'Klingon Academy' teaches art of war


Sneak attacks make for great fun. That's why "Klingon Academy," Interplay's latest take on the Star Trek universe for the PC, brings such great satisfaction. Sit in the captain's chair of a Klingon Bird of Prey, slide up to a Federation cruiser like the USS Enterprise under a cloak of invisibility and de-cloak to blast away.

"Klingon Academy" sports all the nasty brutality of the aggressive, belligerent, honor-loving, horny-headed race introduced in the original "Star Trek." For aficionados, it's a sequel to "Starfleet Academy," the capital ship combat simulation.

Unlike games featuring the Federation (the governing body that sends the USS Enterprise on peacekeeping missions), "KA" is about the art of war. Klingon Birds of Prey, K'T'inga Class D7 cruisers, Relentless Class cruisers and a host of other ships are designed to punch holes in the side of enemy ships until the vacuum of space sucks out all life.

"KA" is set in the years before the Klingons and Federation made peace, an event recorded in the movie "Star Trek VI: The Undiscovered Country." Two stars of the film appear in the game: David Warner, who played Chancellor Gorkon, and Christopher Plummer, who played the treasonous General Chang. Michael Dorn (who played the Klingon Worf on "Deep Space Nine" and made a brief appearance in "Star Trek VI") plays an instructor.

The ever-hammy Plummer lectures cadets on subjects that range from stealth to space battle environments, spouting Shakespeare just as he did in "Star Trek VI."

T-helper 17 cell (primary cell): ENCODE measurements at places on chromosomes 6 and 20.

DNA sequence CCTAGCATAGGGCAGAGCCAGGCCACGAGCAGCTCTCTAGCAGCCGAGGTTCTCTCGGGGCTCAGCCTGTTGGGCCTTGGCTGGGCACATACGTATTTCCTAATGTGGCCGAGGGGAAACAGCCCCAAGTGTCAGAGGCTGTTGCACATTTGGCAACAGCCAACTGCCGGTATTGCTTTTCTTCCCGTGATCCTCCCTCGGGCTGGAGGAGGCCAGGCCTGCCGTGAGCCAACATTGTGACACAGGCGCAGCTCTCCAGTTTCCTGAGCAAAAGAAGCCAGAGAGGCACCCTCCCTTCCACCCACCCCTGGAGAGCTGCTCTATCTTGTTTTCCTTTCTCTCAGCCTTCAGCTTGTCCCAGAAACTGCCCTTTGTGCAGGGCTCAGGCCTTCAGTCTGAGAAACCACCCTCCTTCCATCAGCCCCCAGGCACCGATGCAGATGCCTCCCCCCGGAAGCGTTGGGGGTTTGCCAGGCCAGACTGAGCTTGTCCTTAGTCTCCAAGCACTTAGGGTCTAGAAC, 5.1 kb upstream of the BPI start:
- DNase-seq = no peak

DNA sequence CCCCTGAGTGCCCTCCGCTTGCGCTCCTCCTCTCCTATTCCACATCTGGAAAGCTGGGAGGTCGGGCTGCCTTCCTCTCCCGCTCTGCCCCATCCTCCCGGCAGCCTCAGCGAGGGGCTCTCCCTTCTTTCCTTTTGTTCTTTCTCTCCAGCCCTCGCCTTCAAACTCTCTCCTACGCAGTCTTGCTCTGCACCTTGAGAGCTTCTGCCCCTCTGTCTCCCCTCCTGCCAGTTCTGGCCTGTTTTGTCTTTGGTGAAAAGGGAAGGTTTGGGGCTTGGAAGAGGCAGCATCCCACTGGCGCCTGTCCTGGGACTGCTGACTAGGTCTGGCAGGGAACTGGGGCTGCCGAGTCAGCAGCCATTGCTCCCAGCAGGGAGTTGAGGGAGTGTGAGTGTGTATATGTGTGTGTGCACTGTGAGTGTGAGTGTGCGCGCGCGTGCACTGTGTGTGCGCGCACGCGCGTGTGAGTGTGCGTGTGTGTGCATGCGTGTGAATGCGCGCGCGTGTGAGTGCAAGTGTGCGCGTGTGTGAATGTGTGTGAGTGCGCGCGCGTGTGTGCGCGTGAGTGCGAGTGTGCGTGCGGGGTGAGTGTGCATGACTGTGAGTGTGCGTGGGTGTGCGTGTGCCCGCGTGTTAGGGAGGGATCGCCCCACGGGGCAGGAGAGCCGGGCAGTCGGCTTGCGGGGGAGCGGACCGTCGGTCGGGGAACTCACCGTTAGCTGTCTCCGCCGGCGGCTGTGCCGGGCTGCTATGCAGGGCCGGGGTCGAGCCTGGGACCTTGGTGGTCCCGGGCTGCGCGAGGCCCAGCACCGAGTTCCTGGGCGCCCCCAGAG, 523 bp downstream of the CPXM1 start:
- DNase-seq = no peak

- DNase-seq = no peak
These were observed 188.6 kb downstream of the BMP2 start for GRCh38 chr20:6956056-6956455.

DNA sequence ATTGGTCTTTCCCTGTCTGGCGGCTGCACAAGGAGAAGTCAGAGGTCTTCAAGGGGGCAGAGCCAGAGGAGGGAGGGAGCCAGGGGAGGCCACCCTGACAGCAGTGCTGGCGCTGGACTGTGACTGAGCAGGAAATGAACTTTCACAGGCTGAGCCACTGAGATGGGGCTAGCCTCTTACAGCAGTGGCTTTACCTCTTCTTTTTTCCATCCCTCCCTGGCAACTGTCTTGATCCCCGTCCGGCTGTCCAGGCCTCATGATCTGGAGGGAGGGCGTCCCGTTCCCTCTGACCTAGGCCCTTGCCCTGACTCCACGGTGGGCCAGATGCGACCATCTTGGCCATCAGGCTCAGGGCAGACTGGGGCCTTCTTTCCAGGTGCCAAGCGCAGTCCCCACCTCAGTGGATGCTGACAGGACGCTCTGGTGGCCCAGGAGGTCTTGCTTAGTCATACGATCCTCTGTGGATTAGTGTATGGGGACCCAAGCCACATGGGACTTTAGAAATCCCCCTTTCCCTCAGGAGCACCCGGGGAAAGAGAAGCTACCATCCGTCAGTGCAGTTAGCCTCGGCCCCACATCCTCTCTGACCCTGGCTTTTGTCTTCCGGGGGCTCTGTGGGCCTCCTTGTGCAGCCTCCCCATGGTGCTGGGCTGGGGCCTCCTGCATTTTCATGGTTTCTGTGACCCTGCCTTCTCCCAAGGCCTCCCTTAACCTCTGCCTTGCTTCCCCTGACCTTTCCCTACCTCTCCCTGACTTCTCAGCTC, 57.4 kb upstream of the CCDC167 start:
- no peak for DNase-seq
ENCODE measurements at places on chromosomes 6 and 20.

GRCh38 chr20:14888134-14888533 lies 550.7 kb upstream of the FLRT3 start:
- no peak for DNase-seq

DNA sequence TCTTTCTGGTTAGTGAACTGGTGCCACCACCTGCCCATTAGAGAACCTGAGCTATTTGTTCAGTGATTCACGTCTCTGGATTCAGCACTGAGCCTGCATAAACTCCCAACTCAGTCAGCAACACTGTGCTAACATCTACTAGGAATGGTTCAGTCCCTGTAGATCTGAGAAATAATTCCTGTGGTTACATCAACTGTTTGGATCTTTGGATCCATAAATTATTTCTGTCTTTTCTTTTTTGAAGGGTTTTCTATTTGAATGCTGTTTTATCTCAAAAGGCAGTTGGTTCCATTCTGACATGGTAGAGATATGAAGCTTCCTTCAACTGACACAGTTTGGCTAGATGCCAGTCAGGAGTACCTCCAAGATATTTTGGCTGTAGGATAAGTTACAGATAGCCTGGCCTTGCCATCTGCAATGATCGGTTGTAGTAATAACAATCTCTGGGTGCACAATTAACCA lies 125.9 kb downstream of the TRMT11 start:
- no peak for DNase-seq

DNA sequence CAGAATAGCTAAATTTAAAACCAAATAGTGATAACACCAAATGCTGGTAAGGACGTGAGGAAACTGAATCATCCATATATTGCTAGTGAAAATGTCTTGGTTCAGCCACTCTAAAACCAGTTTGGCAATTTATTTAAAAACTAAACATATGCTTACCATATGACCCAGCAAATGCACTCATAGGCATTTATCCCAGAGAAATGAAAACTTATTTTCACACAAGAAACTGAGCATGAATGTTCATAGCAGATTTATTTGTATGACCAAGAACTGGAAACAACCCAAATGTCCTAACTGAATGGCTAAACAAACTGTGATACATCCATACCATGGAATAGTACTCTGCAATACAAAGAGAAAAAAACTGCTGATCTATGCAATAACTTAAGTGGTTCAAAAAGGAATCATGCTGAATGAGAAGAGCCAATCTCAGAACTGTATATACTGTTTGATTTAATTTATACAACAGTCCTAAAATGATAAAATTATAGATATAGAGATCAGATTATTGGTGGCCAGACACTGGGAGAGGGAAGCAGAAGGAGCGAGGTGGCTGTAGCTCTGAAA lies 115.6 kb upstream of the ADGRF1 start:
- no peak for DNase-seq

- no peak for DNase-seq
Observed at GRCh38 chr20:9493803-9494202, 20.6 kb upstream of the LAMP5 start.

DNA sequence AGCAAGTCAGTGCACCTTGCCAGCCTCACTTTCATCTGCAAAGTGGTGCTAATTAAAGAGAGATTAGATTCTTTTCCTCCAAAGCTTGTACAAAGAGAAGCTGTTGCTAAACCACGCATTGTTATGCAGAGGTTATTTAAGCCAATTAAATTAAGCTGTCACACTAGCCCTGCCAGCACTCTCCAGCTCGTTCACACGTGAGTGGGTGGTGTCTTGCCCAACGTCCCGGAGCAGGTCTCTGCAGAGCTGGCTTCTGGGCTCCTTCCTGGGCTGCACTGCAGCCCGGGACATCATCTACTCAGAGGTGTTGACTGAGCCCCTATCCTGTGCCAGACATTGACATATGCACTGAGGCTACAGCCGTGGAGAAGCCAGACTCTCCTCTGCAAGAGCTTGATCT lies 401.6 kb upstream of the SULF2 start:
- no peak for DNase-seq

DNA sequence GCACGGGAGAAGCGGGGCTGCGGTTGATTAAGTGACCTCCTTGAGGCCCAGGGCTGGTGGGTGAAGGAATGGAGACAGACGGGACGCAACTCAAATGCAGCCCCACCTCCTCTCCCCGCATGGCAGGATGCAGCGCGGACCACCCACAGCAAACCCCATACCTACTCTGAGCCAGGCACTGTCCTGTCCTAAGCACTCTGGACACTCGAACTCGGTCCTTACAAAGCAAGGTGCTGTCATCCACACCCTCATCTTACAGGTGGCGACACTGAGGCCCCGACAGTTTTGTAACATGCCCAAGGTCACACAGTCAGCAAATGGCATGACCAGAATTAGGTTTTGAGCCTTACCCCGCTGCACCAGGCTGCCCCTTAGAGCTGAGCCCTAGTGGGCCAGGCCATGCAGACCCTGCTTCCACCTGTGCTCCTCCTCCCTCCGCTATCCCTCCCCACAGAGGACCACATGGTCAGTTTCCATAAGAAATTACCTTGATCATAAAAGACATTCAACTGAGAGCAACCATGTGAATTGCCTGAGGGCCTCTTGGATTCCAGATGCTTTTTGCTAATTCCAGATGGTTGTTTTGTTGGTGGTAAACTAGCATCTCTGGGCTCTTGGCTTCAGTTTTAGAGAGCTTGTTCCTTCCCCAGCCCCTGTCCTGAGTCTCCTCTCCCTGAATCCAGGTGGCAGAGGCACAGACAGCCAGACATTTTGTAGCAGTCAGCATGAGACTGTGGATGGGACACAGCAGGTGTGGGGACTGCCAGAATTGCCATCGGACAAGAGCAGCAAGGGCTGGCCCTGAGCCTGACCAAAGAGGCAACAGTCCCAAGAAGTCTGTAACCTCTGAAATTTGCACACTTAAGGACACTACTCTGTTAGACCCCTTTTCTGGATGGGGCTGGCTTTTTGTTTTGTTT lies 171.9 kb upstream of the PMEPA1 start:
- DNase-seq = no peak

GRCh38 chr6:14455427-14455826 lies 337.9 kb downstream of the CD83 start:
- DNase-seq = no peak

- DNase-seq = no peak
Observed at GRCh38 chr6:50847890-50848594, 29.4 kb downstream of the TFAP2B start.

As a game, "KA" outclasses its predecessor, "Starfleet Academy," on several counts. Its developer, 14 degrees East, designed the ships of "KA" to fight like big naval vessels, not small fighter aircraft. In "Star- fleet Academy," everything flew as if it were an X-wing fighter out of "Star Wars." In "KA," the bigger the ship, the slower it turns, much like the combat in Trek movies.

Second, the graphics of "KA" live up to expectations for a good space combat simulation with brilliant explosions that rip engine nacelles from ships.

The game also gains strength from its story. As a cadet, you blast away in a simulated invasion, but once you graduate, you move on to "real" combat in a Klingon civil war that will determine who becomes chancellor of the empire.

The 25 single-player missions require you to master the Verbal Order System, in which you punch numbers on the keyboard to control the helm, damage control, weapons and other stations. Make sure you keep a cheat sheet at your side for the first few rounds in the simulator, because remembering the three-digit combinations for hunting cloaked ships or giving an order isn't easy.

Stealth is the weapon of choice for the captains of the Klingon Defense Forces. With smaller ships, such as the Bird of Prey, de-cloaking and cloaking during battle creates interesting opportunities for attack or for hiding to repair a heavily damaged ship.

One series of battles ends with the return of the dreaded Genesis Device from "Star Trek II: The Wrath of Khan."

As in most of the better space combat games, using energy wisely is critical. If you put too much energy into your shields and impulse engines, you won't have enough for your weapons.

Installing "KA" caused some problems on our test machine, and I had to reload twice to get it working. At one point, the sound was scratchy and I had echoes. On another launch, I couldn't get the movies of academy lectures that set up each mission.

While I had problems with Windows 98, I found that Windows ME (to be released Thursday) loved the game and treated it well.

The manual didn't provide enough about strategy, but the Star Trek Klingon Academy Official Strategies and Secrets book provides some insight into the game. Avoid Chapter 3 if you want to play the missions without knowing their outcomes.

And remember, be ruthless: you're a Klingon warrior.

For this review, the game was played on an 800 MHz AMD K-7 with 384 megabytes of RAM, a 32-megabyte nVIDIA TNT2 video card and SoundBlaster PCI 128. Information: www.interplay.com.

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